Ask ELi: What’s with All the Acorns?

You are on, ELi's old domain, which is now an archive of news (as of early April, 2020). If you are looking for the latest news, go to and update your bookmarks accordingly!


Monday, October 14, 2019, 6:30 am
Mike Vasievich

Photo by Jim Pivarnik.

Editor’s Note: After reading our last “Ask ELi” column, in which local forester Mike Vasievich answered a question about buck rubs, a reader wrote in to ask, “Can you ask Mike why we have so many acorns?” We did, and here’s his answer.

Why might your oak tree have so many acorns this year?

Some oak trees produce bumper crops of acorns (or other seeds or nuts) in some years, and in other years, the acorns are scant. A lot depends on the species of tree.

The size of the crop depends on the growing conditions the previous year and also what happens when the tree flowered in the spring. Oaks have separate male and female flowers on the same tree but acorn production doesn't really depend much on the abundance of male flowers. That's because growing each acorn requires one female flower.

Nut crops on trees are called “mast” (not a very common usage of the noun). For most oak species, really heavy mast years occur every three to five years. That can vary by tree or location.

For some species of oak, like bur oak or sawtooth oak (an introduced species), the nut crop is fairly consistent and high from year to year.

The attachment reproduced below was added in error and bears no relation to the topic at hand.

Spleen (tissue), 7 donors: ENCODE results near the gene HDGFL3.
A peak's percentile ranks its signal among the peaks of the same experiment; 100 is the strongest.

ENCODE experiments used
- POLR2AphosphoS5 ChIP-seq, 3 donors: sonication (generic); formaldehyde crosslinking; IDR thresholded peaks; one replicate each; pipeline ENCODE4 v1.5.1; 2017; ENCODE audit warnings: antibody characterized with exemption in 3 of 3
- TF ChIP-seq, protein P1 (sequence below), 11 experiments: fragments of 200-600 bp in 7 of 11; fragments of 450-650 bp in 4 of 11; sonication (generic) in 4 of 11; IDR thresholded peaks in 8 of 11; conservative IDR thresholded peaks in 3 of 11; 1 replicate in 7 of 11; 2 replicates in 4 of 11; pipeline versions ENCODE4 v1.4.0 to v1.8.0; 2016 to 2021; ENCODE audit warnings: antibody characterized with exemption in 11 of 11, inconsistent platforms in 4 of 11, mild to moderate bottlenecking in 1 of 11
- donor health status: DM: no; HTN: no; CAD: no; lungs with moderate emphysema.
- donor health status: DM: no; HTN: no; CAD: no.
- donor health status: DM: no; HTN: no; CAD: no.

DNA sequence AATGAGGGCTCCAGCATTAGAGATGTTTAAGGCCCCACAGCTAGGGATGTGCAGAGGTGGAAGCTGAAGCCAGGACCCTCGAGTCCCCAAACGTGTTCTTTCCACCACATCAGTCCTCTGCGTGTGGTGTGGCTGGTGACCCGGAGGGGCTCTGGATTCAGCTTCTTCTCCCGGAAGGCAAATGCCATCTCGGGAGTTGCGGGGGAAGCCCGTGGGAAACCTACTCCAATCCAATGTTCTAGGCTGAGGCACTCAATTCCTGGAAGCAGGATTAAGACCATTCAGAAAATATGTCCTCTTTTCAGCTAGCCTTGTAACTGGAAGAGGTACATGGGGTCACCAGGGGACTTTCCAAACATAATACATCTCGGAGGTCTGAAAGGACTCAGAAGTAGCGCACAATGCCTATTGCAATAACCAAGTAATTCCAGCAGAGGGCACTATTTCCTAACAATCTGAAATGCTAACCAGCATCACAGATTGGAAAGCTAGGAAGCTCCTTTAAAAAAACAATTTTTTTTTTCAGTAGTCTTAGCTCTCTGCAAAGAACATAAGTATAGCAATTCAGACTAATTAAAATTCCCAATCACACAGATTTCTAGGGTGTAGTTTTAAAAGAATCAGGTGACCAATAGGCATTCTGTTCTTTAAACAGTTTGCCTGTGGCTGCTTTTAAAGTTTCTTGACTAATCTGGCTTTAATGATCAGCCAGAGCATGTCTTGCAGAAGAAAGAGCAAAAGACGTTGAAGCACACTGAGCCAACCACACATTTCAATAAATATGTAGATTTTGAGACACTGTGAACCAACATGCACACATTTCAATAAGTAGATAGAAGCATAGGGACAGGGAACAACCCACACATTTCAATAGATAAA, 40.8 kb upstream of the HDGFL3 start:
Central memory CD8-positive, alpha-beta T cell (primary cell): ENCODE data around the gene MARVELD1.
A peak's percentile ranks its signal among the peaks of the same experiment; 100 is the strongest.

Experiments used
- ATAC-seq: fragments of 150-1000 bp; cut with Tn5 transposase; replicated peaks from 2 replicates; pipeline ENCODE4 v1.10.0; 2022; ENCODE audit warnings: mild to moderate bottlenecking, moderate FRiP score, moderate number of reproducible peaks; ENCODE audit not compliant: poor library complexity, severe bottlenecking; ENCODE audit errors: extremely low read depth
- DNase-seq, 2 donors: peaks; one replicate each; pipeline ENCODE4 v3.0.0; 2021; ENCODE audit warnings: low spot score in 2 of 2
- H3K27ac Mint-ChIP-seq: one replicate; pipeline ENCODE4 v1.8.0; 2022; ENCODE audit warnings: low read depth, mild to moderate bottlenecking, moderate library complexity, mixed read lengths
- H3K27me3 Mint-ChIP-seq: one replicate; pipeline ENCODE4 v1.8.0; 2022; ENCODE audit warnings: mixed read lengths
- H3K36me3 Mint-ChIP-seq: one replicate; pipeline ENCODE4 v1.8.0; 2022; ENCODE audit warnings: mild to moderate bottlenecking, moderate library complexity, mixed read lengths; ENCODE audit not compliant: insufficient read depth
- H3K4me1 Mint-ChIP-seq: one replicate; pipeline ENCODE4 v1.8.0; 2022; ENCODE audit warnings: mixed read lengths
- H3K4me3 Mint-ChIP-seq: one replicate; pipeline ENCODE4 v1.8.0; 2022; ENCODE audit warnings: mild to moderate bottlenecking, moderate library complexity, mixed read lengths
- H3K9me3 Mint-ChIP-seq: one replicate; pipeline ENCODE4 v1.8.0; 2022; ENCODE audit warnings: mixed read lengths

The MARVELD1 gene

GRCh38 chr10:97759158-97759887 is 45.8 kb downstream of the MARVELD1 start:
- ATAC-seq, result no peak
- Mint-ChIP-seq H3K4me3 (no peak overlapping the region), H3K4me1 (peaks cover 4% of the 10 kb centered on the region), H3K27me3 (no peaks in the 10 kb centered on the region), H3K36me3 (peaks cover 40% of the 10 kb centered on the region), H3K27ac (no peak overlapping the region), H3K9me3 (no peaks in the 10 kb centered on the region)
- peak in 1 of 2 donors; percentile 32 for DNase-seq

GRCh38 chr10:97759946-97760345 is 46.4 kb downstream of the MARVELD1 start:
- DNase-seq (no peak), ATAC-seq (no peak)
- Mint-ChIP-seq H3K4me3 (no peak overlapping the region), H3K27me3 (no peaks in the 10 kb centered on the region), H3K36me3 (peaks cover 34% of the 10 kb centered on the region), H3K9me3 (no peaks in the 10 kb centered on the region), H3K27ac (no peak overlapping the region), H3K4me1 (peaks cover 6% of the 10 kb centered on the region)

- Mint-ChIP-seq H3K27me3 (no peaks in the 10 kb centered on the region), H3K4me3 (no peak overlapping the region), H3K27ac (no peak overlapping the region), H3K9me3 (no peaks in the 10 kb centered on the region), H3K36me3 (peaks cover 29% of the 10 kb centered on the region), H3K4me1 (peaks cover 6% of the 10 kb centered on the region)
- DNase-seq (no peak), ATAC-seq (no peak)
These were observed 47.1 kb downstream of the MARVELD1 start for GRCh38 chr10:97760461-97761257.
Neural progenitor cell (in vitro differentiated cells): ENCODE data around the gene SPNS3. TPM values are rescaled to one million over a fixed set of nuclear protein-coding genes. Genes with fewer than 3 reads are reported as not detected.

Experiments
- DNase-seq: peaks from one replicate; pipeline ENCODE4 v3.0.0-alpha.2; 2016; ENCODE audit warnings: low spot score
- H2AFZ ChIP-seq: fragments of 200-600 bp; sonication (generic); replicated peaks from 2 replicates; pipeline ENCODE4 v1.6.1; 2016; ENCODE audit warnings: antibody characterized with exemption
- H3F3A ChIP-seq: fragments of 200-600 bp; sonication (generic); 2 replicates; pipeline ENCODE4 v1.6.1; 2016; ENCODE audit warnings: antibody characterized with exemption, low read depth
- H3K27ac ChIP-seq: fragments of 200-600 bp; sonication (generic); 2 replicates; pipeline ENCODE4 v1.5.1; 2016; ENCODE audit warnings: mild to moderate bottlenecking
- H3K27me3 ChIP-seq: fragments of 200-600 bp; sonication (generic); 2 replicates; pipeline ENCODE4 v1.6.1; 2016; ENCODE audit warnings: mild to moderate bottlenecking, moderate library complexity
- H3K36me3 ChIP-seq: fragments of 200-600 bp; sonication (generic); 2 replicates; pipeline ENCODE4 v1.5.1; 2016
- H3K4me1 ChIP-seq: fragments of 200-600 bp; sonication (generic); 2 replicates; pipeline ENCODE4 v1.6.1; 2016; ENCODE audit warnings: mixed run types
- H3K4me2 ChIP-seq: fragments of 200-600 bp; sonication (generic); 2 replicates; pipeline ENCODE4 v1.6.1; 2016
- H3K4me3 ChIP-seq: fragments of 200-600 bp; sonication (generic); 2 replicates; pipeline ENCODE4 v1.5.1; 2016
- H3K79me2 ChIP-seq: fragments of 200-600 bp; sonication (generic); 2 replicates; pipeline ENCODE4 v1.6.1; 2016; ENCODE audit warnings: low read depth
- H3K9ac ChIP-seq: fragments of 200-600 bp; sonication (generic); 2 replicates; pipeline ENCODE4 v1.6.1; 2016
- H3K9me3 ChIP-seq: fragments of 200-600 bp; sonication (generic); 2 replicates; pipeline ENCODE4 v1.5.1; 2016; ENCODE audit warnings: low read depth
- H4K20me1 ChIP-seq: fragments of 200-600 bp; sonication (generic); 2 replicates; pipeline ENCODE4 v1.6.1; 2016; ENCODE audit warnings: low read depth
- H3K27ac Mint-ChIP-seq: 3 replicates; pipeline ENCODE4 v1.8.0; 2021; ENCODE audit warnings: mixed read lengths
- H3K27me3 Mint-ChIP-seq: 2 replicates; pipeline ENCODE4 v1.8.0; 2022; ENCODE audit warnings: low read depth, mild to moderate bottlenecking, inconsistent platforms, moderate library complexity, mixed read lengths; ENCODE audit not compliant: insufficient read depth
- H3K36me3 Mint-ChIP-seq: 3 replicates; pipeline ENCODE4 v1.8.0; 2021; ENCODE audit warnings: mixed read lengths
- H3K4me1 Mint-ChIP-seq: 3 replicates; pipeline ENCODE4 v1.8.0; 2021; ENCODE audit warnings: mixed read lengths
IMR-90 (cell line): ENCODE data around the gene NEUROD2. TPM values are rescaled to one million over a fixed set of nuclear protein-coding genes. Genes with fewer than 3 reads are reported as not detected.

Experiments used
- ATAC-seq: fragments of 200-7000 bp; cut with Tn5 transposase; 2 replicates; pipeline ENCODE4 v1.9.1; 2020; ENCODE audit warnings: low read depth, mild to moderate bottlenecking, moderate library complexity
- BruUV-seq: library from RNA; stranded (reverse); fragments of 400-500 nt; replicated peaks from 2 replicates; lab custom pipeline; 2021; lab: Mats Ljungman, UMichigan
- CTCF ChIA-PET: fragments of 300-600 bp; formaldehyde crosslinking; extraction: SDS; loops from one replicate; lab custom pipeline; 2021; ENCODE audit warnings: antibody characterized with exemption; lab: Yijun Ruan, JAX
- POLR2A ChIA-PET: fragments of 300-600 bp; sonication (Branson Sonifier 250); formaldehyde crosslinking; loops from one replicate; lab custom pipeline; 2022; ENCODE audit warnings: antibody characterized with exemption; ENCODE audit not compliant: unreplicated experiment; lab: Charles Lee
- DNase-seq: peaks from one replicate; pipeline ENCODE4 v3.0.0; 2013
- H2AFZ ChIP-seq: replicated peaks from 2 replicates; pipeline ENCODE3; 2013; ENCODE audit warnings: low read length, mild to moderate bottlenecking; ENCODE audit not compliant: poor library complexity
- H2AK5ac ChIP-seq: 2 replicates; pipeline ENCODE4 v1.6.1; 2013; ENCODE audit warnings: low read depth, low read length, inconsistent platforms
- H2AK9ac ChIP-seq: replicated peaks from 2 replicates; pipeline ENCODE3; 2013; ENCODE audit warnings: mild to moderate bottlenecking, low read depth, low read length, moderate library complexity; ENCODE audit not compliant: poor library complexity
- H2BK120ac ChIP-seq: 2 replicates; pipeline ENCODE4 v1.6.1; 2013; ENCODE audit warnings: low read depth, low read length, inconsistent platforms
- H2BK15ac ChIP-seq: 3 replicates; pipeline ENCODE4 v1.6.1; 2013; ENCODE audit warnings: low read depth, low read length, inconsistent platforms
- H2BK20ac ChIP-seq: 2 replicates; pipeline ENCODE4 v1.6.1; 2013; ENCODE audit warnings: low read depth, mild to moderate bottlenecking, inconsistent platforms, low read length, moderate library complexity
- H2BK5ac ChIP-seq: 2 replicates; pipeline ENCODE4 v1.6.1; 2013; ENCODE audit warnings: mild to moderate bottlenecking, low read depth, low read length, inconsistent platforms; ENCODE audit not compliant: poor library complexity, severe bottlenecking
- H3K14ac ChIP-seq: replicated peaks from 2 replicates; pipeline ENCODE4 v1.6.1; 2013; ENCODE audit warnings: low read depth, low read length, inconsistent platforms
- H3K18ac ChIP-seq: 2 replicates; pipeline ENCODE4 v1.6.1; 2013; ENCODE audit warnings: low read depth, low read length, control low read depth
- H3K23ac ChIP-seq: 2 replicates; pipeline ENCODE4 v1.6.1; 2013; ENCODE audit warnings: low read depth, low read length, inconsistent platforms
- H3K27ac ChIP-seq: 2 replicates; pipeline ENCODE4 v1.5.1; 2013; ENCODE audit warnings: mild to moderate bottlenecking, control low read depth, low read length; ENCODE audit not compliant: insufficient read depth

Deer like eating acorns and other nuts like beechnuts. People who want to encourage deer in their woodlands often plant these species of oaks to have a steady annual supply of acorns.

Want to try planting an oak tree from an acorn? Many of the acorns you find on the ground or even up in the tree are duds. They are usually infested with a small insect, a nut borer larvae of a beetle, which drills a small hole into the acorn and eats out the inside to grow.

If you want to collect acorns to grow, pull the caps off and put them in a bucket of water. The ones that float will not grow. Scrape those off and discard them. Most of the sinkers are potentially viable, but even some of them may have worms.

Plant acorns in the fall soon after collection or else keep them in some moist sand in your refrigerator and plant them in the spring.

Be aware that squirrels are pretty good at sniffing out buried acorns and may dig them up for a snack.

Have a question you’d like ELi to try to get answered? Contact us! © 2013-2020 East Lansing Info